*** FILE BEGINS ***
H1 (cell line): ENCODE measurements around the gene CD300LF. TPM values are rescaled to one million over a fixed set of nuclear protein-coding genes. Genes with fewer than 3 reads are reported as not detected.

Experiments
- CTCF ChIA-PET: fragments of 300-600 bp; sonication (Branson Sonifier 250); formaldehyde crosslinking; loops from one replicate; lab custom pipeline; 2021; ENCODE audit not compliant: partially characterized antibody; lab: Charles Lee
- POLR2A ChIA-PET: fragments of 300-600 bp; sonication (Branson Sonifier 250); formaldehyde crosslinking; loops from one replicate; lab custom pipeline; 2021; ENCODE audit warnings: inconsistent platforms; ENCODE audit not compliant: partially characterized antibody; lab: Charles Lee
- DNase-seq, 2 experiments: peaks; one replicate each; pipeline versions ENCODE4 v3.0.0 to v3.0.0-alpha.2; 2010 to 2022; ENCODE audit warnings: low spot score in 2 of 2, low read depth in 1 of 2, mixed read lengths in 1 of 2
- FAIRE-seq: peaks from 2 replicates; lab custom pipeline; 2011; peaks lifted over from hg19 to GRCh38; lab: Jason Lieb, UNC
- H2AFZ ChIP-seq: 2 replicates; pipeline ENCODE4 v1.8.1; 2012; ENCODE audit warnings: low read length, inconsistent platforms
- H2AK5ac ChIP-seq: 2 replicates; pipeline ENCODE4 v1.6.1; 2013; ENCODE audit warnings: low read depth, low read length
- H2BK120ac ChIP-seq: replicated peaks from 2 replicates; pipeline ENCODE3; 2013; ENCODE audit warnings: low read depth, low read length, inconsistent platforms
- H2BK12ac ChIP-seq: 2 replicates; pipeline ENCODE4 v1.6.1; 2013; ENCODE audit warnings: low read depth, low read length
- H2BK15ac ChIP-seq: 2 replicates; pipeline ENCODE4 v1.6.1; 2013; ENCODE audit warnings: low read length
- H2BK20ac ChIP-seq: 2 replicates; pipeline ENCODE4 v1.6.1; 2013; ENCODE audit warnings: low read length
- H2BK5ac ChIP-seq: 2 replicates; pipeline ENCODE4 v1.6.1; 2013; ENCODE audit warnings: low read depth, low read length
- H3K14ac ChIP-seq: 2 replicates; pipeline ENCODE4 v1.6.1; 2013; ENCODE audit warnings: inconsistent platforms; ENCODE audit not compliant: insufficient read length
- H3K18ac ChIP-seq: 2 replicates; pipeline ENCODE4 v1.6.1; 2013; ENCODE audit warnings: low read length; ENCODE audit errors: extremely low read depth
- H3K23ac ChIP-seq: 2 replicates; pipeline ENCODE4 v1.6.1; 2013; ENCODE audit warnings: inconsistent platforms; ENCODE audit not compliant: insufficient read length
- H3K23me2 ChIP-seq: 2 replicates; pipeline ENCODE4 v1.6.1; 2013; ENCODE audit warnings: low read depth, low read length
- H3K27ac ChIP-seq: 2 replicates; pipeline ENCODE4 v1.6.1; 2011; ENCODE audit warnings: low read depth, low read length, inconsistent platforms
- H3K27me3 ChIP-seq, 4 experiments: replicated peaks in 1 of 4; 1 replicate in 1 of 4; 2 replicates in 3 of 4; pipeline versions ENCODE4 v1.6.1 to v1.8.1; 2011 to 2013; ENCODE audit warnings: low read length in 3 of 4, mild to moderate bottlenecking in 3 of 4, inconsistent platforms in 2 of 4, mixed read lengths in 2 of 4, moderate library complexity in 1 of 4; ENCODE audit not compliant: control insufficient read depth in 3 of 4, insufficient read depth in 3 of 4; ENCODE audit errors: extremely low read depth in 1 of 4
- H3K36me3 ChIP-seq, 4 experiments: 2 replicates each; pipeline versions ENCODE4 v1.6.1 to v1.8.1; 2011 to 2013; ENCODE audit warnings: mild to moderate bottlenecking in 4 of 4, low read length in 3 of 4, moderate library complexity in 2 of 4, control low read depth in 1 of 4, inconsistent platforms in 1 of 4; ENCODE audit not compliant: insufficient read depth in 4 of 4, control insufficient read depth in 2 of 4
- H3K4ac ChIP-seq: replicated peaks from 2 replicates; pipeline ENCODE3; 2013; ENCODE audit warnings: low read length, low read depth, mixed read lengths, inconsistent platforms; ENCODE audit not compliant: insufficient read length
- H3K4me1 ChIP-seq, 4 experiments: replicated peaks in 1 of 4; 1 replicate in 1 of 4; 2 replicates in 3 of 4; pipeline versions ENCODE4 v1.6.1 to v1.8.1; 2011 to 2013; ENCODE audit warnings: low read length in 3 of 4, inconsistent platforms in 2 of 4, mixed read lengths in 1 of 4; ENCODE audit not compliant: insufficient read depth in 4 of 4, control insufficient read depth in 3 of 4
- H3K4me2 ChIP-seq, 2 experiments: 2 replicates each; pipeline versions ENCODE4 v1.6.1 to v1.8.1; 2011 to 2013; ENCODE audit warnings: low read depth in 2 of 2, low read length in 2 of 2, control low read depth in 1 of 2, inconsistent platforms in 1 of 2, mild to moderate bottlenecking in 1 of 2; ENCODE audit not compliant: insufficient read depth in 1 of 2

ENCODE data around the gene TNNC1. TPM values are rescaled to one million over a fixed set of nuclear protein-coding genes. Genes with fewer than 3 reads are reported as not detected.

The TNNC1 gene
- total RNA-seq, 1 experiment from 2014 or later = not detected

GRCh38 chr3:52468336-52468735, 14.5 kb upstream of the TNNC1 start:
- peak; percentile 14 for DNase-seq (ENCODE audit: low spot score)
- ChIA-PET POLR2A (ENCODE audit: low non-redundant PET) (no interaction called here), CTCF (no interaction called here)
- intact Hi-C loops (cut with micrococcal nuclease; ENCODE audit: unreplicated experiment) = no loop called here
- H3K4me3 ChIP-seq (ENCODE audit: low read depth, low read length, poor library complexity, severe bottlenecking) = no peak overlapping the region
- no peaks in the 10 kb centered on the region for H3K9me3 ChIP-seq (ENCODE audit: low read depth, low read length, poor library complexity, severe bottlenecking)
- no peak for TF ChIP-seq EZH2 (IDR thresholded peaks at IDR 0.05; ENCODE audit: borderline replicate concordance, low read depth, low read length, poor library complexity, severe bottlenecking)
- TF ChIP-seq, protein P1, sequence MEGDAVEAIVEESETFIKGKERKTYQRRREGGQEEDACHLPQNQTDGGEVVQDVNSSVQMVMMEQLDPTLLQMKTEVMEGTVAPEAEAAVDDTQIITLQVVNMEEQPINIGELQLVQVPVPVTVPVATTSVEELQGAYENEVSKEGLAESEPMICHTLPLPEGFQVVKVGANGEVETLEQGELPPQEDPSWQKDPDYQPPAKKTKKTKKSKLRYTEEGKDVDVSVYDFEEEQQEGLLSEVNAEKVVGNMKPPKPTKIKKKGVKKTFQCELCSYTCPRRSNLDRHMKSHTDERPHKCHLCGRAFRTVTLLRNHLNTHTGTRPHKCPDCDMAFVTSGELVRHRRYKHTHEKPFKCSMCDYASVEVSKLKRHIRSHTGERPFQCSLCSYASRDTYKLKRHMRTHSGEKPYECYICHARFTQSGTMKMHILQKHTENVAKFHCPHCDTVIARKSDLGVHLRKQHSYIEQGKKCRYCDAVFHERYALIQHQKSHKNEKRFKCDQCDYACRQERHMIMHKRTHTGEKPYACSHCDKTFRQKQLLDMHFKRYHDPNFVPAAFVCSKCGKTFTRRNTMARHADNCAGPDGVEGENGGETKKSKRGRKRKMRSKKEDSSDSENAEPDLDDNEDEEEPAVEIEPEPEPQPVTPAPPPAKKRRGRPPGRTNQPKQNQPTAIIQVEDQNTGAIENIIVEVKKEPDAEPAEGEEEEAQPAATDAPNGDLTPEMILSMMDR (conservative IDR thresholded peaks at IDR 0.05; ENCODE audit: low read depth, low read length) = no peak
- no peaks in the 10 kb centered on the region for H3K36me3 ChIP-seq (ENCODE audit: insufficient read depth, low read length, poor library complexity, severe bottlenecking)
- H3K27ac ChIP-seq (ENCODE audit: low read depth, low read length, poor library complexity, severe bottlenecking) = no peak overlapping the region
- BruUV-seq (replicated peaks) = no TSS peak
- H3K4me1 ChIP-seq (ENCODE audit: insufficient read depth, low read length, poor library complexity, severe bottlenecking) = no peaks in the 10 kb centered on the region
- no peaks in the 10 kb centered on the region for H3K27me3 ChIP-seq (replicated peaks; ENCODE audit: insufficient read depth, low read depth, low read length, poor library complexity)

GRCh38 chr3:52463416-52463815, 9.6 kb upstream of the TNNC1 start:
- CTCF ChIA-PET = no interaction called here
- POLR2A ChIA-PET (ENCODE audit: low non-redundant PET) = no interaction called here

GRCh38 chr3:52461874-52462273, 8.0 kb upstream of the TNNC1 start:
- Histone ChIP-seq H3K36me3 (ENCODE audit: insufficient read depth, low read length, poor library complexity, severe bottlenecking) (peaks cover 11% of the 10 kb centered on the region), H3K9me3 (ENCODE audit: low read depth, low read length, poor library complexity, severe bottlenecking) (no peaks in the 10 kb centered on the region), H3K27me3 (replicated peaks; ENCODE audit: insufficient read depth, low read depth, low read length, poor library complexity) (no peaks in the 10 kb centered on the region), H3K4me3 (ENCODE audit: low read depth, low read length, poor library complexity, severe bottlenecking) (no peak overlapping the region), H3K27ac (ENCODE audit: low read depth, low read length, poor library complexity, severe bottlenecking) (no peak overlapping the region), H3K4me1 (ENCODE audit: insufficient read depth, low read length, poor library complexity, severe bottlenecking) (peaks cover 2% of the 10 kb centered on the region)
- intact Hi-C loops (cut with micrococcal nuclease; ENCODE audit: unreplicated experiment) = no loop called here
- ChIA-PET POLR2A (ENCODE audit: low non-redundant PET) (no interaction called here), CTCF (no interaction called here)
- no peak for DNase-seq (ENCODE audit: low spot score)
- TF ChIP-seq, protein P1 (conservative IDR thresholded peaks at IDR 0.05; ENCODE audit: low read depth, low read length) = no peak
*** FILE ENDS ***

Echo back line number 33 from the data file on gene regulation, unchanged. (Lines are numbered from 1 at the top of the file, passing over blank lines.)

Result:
- no peak for TF ChIP-seq EZH2 (IDR thresholded peaks at IDR 0.05; ENCODE audit: borderline replicate concordance, low read depth, low read length, poor library complexity, severe bottlenecking)